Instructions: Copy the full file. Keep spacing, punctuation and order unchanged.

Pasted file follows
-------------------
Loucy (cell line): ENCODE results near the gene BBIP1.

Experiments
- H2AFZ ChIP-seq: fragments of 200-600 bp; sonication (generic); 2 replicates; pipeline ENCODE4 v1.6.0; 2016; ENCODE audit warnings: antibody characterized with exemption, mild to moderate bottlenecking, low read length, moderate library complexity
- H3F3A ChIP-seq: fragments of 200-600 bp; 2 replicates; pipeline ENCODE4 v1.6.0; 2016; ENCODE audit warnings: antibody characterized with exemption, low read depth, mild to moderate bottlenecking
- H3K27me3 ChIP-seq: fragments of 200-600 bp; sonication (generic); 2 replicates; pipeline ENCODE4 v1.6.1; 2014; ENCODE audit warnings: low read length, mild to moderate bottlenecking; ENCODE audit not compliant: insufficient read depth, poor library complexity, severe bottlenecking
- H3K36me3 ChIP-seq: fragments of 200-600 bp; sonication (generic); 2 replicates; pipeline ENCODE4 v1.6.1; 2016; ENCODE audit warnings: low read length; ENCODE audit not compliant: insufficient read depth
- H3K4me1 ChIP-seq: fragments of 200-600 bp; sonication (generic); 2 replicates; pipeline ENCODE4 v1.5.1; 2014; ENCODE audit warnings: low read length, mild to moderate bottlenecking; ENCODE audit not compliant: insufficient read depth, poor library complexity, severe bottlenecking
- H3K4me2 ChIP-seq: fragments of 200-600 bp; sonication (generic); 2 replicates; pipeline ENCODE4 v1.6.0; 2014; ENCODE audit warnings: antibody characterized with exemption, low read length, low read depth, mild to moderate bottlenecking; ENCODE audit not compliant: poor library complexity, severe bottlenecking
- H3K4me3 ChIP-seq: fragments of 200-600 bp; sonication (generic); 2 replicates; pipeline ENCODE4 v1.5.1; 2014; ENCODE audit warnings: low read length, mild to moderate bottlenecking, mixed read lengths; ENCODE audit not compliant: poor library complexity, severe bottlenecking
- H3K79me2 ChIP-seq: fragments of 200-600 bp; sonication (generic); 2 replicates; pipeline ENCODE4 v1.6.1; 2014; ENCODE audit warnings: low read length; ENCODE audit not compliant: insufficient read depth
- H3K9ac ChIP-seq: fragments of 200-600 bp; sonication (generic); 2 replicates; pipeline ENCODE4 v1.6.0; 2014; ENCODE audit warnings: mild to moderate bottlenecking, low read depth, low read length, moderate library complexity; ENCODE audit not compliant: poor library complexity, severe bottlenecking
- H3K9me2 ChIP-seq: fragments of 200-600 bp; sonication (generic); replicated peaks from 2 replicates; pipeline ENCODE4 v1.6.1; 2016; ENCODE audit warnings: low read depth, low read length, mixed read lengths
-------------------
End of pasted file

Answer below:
Loucy (cell line): ENCODE results near the gene BBIP1.

Experiments
- H2AFZ ChIP-seq: fragments of 200-600 bp; sonication (generic); 2 replicates; pipeline ENCODE4 v1.6.0; 2016; ENCODE audit warnings: antibody characterized with exemption, mild to moderate bottlenecking, low read length, moderate library complexity
- H3F3A ChIP-seq: fragments of 200-600 bp; 2 replicates; pipeline ENCODE4 v1.6.0; 2016; ENCODE audit warnings: antibody characterized with exemption, low read depth, mild to moderate bottlenecking
- H3K27me3 ChIP-seq: fragments of 200-600 bp; sonication (generic); 2 replicates; pipeline ENCODE4 v1.6.1; 2014; ENCODE audit warnings: low read length, mild to moderate bottlenecking; ENCODE audit not compliant: insufficient read depth, poor library complexity, severe bottlenecking
- H3K36me3 ChIP-seq: fragments of 200-600 bp; sonication (generic); 2 replicates; pipeline ENCODE4 v1.6.1; 2016; ENCODE audit warnings: low read length; ENCODE audit not compliant: insufficient read depth
- H3K4me1 ChIP-seq: fragments of 200-600 bp; sonication (generic); 2 replicates; pipeline ENCODE4 v1.5.1; 2014; ENCODE audit warnings: low read length, mild to moderate bottlenecking; ENCODE audit not compliant: insufficient read depth, poor library complexity, severe bottlenecking
- H3K4me2 ChIP-seq: fragments of 200-600 bp; sonication (generic); 2 replicates; pipeline ENCODE4 v1.6.0; 2014; ENCODE audit warnings: antibody characterized with exemption, low read length, low read depth, mild to moderate bottlenecking; ENCODE audit not compliant: poor library complexity, severe bottlenecking
- H3K4me3 ChIP-seq: fragments of 200-600 bp; sonication (generic); 2 replicates; pipeline ENCODE4 v1.5.1; 2014; ENCODE audit warnings: low read length, mild to moderate bottlenecking, mixed read lengths; ENCODE audit not compliant: poor library complexity, severe bottlenecking
- H3K79me2 ChIP-seq: fragments of 200-600 bp; sonication (generic); 2 replicates; pipeline ENCODE4 v1.6.1; 2014; ENCODE audit warnings: low read length; ENCODE audit not compliant: insufficient read depth
- H3K9ac ChIP-seq: fragments of 200-600 bp; sonication (generic); 2 replicates; pipeline ENCODE4 v1.6.0; 2014; ENCODE audit warnings: mild to moderate bottlenecking, low read depth, low read length, moderate library complexity; ENCODE audit not compliant: poor library complexity, severe bottlenecking
- H3K9me2 ChIP-seq: fragments of 200-600 bp; sonication (generic); replicated peaks from 2 replicates; pipeline ENCODE4 v1.6.1; 2016; ENCODE audit warnings: low read depth, low read length, mixed read lengths